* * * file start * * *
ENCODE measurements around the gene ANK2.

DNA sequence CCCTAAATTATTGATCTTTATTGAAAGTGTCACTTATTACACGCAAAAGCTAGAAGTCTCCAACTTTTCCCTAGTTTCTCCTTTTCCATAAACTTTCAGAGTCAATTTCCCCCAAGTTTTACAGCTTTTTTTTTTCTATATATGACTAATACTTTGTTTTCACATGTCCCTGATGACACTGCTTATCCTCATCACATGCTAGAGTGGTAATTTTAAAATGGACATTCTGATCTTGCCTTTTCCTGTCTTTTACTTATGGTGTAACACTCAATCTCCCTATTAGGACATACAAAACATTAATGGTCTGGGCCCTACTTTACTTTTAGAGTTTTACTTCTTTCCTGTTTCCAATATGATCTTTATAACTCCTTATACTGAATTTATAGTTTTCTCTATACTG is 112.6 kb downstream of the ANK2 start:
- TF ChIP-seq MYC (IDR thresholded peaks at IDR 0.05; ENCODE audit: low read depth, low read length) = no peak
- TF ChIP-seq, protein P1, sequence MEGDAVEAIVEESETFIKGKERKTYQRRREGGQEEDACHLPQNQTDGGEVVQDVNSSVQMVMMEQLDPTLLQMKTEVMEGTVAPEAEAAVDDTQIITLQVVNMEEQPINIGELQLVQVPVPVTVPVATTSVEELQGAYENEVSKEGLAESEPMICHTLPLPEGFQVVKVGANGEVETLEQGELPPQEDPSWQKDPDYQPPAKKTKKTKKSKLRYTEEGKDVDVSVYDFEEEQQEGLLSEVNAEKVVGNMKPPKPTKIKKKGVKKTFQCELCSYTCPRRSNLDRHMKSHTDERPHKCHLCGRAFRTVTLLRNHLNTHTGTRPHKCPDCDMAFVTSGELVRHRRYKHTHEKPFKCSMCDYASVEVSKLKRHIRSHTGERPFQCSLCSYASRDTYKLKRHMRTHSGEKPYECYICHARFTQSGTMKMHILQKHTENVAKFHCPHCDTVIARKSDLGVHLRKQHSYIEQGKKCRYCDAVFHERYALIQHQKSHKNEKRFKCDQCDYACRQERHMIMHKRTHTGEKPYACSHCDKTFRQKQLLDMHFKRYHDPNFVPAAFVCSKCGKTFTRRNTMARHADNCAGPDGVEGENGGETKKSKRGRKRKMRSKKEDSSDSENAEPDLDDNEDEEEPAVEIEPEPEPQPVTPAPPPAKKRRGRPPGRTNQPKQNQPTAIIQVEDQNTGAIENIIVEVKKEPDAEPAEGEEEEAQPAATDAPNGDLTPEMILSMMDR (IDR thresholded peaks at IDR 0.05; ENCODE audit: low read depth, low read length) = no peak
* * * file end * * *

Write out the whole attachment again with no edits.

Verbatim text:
ENCODE measurements around the gene ANK2.

DNA sequence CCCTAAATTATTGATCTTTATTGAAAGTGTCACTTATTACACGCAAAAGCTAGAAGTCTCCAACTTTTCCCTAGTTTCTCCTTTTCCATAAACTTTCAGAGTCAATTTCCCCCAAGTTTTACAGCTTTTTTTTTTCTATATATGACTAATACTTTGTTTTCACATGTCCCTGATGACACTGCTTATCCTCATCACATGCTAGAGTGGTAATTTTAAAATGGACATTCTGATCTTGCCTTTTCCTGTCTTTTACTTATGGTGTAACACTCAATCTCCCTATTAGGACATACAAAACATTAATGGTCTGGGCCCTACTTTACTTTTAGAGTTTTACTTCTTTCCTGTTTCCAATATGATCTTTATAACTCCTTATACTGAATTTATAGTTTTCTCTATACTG is 112.6 kb downstream of the ANK2 start:
- TF ChIP-seq MYC (IDR thresholded peaks at IDR 0.05; ENCODE audit: low read depth, low read length) = no peak
- TF ChIP-seq, protein P1, sequence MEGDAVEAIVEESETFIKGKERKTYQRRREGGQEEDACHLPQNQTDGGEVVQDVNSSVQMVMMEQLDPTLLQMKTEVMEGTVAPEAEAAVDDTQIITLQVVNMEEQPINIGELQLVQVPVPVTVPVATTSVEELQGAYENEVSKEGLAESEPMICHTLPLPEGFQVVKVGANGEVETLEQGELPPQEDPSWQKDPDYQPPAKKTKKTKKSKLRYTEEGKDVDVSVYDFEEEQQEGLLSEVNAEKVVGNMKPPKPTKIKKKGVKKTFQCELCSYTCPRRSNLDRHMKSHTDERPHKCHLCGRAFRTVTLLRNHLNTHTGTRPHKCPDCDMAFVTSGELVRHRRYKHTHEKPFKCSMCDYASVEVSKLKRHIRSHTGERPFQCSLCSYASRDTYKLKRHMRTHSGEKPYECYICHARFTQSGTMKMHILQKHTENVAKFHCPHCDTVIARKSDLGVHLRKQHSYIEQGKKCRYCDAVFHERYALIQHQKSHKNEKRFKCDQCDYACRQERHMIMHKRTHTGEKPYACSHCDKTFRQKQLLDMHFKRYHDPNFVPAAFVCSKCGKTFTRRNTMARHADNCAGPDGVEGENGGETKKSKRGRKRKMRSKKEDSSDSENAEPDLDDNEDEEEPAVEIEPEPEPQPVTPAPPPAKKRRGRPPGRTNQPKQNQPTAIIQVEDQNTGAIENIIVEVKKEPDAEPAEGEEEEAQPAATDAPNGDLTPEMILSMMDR (IDR thresholded peaks at IDR 0.05; ENCODE audit: low read depth, low read length) = no peak